It’s easy for me to say these things because my job provides me access to Major League Soccer games (though my game day experience is much different from yours). Still, I can’t remember the last time I went to a professional sports event where I paid the full ticket price. I just don’t think it’s worth it. The last time I paid for a sports ticket was to a Portland Rain WPSL game in late summer (I believe it cost me $5 to see both the Rain and the Timbers’ U-23 team).
Of course, I’m not really a fan, either. I don’t have favorite teams. Even when I paid that $5 price this summer, I was there to work, not cheer. I don’t know what it’s like to feel an attachment to a club that’s so deep I’m compelled to buy season tickets, even if that means taking out a credit card just to do so. I’m not speaking from a point of empathy.
But at some point — if this is a real problem and not just an inconvenience — fans need to bite the bullet and (as they do in Germany and other countries) and stay away.
If Arsenal was only drawing 50,000 per match, their pricing policies would change.
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Dec 20, 2014, 9:51 PM EST
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Dec 20, 2014, 8:46 PM EST
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Dec 20, 2014, 8:04 PM EST
NYCFC won’t be calling the Bronx home, but they’re still hopeful a deal can be done elsewhere in the city.
Dec 20, 2014, 7:13 PM EST
Arsene Wenger says he’s not cheap, and that you should join him for a night out if you don’t believe him.
Dec 20, 2014, 5:56 PM EST
Barcelona are keeping things tight in Spain, while Roma are losing sight of Juventus once again.
Dec 20, 2014, 4:33 PM EST
Four trophies in one calendar year — it’s a good time to be Real Madrid.
Dec 20, 2014, 3:42 PM EST
After collapsing on the field in a game back in July 2013, Engelbrecht had undergone four heart surgeries to get back on the pitch.
Dec 20, 2014, 3:16 PM EST
Things are going to be extra intense all Sunday morning, so put on a pot of coffee and enjoy the rush.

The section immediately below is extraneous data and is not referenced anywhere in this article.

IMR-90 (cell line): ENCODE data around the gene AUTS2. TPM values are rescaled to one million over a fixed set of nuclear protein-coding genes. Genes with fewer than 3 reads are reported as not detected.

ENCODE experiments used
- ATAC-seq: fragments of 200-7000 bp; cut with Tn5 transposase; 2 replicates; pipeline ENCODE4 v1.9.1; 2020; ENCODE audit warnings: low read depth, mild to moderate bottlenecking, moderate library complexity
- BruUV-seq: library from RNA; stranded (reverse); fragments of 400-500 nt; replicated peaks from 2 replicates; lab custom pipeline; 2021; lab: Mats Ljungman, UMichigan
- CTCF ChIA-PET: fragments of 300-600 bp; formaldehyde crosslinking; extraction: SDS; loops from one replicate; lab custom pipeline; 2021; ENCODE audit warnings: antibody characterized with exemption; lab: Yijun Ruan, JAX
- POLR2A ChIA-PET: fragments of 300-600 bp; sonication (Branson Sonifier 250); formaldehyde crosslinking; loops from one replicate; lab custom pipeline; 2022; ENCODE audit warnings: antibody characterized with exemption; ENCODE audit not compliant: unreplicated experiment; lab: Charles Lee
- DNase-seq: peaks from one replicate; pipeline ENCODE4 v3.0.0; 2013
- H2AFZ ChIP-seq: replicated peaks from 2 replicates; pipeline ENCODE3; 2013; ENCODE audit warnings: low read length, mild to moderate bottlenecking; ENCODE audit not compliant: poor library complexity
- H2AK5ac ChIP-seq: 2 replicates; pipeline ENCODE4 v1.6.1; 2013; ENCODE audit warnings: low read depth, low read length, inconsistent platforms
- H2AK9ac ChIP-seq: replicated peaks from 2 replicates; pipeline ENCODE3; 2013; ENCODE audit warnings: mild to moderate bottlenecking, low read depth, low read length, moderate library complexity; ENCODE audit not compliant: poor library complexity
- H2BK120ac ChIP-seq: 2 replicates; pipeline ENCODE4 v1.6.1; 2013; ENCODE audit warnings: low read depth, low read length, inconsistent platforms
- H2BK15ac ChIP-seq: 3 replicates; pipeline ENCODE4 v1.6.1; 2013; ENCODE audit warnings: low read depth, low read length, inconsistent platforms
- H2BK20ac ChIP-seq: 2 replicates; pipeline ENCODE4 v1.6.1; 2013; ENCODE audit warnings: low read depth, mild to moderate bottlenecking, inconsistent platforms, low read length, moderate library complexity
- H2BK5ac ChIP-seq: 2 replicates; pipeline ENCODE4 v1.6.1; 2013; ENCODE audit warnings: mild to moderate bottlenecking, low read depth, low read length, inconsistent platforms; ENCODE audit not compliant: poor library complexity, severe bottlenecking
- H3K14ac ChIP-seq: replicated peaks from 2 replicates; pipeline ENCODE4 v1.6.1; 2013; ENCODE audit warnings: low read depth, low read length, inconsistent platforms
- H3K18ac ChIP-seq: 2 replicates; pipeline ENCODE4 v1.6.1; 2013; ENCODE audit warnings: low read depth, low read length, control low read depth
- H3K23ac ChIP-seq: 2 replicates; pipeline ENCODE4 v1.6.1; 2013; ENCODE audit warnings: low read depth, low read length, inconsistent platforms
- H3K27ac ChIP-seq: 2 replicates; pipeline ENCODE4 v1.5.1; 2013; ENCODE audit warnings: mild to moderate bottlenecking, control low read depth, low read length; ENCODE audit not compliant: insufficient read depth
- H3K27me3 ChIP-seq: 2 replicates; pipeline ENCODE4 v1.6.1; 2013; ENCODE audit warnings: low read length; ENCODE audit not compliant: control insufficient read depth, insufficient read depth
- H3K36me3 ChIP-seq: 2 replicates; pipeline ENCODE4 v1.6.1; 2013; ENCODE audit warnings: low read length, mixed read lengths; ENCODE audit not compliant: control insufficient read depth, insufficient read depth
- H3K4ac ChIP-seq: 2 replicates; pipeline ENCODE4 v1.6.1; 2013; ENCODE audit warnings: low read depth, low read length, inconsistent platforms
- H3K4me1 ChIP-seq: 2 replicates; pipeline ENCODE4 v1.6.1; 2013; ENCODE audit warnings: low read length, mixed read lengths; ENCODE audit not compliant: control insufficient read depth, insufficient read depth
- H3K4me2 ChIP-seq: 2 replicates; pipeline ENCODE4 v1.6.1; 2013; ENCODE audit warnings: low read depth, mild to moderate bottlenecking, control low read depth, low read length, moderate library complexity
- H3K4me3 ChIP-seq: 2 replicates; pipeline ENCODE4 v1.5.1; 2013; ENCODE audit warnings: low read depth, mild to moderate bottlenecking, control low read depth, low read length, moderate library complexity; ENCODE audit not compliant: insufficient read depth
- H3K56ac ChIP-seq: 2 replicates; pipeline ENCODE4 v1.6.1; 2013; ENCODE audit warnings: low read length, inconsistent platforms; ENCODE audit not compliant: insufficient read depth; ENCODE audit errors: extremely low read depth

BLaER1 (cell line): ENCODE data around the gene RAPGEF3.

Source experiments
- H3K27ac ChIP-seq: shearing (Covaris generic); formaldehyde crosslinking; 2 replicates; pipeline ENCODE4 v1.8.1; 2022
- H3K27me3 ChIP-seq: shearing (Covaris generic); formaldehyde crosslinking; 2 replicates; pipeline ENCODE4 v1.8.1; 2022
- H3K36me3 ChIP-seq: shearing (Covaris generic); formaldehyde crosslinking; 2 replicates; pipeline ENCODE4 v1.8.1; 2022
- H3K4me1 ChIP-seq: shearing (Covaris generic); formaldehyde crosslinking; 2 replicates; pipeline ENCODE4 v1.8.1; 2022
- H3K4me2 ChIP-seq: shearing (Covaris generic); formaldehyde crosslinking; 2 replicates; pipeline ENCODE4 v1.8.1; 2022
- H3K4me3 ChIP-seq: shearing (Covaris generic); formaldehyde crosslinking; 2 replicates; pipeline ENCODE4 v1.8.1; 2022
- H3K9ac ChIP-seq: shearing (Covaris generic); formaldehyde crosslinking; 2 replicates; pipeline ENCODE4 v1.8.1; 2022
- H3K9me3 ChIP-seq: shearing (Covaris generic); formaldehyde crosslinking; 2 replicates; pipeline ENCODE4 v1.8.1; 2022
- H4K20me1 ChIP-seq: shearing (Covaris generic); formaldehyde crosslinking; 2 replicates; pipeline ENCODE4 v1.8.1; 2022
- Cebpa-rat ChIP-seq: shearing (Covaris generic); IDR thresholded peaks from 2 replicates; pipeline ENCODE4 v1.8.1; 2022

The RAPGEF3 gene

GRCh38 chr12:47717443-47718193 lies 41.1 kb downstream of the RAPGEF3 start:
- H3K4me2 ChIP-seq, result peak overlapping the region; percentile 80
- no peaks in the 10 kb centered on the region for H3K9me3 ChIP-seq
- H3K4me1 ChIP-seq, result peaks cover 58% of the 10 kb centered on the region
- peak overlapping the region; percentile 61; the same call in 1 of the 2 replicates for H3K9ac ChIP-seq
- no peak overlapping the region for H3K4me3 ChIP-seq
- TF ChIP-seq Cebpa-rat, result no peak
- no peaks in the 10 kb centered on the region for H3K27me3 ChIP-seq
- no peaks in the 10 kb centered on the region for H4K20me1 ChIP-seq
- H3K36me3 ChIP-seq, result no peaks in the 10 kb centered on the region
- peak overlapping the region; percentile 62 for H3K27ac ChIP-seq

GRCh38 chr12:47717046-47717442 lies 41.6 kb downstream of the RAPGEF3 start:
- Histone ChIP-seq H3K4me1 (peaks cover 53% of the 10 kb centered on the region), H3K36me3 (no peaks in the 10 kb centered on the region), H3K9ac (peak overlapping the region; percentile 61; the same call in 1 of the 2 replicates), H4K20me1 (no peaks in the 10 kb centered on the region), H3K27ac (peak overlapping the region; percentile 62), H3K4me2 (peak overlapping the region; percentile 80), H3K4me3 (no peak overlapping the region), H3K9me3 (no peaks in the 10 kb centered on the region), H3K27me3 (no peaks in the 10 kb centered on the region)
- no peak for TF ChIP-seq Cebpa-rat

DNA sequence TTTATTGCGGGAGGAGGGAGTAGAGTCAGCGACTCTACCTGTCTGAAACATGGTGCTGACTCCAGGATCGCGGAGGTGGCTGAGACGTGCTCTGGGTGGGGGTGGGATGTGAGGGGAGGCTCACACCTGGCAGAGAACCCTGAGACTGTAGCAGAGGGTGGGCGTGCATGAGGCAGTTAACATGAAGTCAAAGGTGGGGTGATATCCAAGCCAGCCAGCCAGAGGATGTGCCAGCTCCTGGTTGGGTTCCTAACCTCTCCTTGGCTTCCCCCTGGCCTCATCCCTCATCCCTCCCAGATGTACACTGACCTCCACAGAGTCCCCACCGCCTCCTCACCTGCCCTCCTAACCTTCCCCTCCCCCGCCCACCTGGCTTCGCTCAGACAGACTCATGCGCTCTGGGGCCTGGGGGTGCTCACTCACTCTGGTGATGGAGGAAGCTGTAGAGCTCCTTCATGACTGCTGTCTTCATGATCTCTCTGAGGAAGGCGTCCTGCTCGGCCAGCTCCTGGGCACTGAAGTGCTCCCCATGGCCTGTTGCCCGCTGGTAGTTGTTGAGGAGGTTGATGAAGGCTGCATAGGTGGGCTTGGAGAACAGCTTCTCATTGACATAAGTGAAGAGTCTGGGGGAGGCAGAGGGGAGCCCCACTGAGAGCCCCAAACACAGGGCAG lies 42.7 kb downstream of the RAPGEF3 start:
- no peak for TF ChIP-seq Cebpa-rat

Dec 20, 2014, 2:25 PM EST
Pep Guardiola’s side carries a gaudy plus-37 goal differential, is 9-0 at home and has five wins and three draws on the road.
Dec 20, 2014, 2:15 PM EST
Martinez can’t put his finger on Everton’s struggles, but does think his side must defend better.
Dec 20, 2014, 1:40 PM EST
Mumbai was the home of the title match, with Atletico de Kolkata knocking off the Kerala Blasters 1-0.
Dec 20, 2014, 1:33 PM EST
Seven games took place in the PL on Saturday. Here’s videos, analysis, recaps and more.
Dec 20, 2014, 12:45 PM EST
Benteke dances for space before lashing a curler into the goal to give Villa a 1-0 lead. It’s one of those “Why we watch” goals.
Dec 20, 2014, 12:40 PM EST
Match of the Day begins at 12:30 p.m. ET on NBC. Watch it live online, here.
Dec 20, 2014, 12:34 PM EST
Watch Lamela scored a stunning strike to give Spurs another win.
Dec 20, 2014, 12:25 PM EST
United captain Wayne Rooney wasn’t interested in discussing his club’s failure to keep up with Manchester City.
Dec 20, 2014, 12:13 PM EST
Spurs seal third-straight win in all competitions to move up to sixth.
Dec 20, 2014, 12:05 PM EST
The Foxes are six points back of safety and share the worst goal differential in England’s top flight (minus-14).
Dec 20, 2014, 12:03 PM EST
Incredible comeback from 2-0 down seals yet another home win for QPR.